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what is it?

The most popular fruit in the United States, bananas have a sweet, honey-like flavor and a comforting soft texture. A great source of potassium, bananas have a tough, inedible peel. Besides their familiar place as a snack, quick bread ingredient, and pancake addition, bananas are used in savory dishes such as stews in African and Caribbean cuisines.

kitchen math:

1 lb. fresh = 3 to 4 medium = 2 cups sliced = 1 ¾ mashed

how to choose:

The most widely available variety is Cavendish bananas. When ripe, they are a rich yellow with some brown spots. Look for bananas with no cracks or bruises. Buy ones tinged with green if you don't plan to eat them right away.

how to prep:

A banana's personality changes as it ripens. Here's how to match its stage of ripeness with the right dish or technique:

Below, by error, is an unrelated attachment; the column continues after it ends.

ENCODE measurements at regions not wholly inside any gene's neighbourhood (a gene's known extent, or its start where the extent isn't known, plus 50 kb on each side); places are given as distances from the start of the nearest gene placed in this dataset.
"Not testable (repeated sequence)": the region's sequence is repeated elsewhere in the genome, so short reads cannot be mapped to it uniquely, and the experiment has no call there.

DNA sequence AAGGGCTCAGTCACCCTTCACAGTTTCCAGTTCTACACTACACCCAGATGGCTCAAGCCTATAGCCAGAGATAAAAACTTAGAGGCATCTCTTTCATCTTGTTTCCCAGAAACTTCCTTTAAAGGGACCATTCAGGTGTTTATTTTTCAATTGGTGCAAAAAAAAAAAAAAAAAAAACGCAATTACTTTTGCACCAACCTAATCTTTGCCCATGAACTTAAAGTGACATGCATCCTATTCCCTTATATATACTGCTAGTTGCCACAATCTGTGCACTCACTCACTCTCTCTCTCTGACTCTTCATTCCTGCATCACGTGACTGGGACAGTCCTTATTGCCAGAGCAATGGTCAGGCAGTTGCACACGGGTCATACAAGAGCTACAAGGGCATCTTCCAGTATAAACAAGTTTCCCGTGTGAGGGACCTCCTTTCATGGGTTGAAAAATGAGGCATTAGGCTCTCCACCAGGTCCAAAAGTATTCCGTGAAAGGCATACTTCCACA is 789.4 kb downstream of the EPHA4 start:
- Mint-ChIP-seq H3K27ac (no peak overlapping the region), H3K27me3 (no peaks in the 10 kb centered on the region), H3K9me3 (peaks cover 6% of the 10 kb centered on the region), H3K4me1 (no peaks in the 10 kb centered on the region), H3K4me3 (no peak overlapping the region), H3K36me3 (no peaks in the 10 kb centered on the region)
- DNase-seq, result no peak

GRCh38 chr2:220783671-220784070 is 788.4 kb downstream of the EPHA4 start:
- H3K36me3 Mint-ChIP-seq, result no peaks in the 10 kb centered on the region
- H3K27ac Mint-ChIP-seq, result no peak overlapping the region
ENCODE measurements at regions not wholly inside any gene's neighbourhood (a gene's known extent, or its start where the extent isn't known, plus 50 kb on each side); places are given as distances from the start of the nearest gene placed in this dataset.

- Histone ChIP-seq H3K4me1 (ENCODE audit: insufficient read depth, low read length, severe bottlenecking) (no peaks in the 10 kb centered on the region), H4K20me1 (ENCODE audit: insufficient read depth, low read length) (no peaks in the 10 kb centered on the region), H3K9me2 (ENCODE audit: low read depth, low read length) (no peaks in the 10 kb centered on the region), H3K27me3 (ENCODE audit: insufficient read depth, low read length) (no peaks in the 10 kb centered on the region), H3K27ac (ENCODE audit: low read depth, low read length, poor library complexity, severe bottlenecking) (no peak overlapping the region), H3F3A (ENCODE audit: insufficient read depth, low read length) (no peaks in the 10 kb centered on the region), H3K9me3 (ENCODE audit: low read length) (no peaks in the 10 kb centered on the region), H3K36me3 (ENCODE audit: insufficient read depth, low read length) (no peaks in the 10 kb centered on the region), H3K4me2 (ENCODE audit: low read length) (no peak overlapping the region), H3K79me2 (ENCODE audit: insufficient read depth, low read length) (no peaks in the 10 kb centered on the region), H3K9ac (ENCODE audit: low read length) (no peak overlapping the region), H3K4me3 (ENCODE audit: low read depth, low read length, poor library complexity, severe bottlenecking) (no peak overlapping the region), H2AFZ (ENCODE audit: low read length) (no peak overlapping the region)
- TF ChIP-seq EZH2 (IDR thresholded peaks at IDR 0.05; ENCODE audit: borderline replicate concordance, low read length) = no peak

underripe banana Barely ripe banana ripe banana
Underripe banana: Best for stir-fries, stews, curries, substitute for plantains, deep frying
  Barely ripe banana: Best for stews, curries, casseroles, deep frying
  Ripe banana: Best for fruit salads, fruit tart toppings, bread or rice puddings, roasting
very ripe banana over ripe banana
Very ripe banana: Best for ice cream sundaes, cheesecakes, trifles, fillings for French toast, crêpes, or sandwiches, broiling, grilling, or flambéing   Overripe banana: Best for smoothies, quick breads, pancakes or waffles, daquiris or other cocktails    


how to store:

Keep bananas at room temperature; they will continue to ripen. Even very ripe or overripe bananas are good for some recipes (see suggestions above).

Comments (1)

ShawnDavis writes: Well Done Posted: 6:12 am on November 7th

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